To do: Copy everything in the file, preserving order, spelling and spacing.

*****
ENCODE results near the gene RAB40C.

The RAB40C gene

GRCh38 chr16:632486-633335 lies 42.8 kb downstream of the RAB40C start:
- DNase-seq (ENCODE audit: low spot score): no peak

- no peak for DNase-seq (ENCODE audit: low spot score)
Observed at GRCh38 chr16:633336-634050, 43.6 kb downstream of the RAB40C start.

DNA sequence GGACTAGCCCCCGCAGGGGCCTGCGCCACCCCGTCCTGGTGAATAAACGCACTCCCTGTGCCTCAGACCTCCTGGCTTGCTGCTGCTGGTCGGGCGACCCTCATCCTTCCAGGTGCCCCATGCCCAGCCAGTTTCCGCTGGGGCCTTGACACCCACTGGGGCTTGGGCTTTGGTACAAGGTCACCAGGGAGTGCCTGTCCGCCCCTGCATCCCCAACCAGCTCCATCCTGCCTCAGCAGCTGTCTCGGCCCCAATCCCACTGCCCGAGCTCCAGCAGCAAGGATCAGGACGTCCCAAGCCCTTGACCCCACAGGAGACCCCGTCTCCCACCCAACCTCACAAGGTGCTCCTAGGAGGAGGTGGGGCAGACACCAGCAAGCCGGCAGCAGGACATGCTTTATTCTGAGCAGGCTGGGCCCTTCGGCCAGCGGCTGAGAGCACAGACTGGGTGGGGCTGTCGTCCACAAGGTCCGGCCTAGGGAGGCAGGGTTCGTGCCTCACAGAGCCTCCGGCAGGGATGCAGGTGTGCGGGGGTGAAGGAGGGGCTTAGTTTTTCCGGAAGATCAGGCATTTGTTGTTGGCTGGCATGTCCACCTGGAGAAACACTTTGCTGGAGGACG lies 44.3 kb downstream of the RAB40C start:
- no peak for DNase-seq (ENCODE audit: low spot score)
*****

ENCODE results near the gene RAB40C.

The RAB40C gene

GRCh38 chr16:632486-633335 lies 42.8 kb downstream of the RAB40C start:
- DNase-seq (ENCODE audit: low spot score): no peak

- no peak for DNase-seq (ENCODE audit: low spot score)
Observed at GRCh38 chr16:633336-634050, 43.6 kb downstream of the RAB40C start.

DNA sequence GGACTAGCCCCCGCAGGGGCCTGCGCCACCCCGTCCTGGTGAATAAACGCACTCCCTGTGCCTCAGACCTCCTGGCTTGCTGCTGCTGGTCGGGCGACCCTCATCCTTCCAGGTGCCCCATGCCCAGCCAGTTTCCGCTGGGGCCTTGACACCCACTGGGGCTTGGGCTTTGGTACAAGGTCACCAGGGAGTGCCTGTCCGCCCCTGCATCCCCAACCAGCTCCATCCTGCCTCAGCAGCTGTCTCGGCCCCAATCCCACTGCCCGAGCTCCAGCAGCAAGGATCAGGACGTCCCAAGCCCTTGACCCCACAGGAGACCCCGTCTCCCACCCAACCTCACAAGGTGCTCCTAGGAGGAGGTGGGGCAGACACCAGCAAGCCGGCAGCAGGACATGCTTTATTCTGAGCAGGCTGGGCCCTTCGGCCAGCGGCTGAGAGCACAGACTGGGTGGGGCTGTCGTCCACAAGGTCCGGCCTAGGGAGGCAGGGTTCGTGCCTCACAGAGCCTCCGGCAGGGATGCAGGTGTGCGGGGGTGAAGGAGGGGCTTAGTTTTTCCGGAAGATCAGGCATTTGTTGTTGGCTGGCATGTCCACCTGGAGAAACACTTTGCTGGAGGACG lies 44.3 kb downstream of the RAB40C start:
- no peak for DNase-seq (ENCODE audit: low spot score)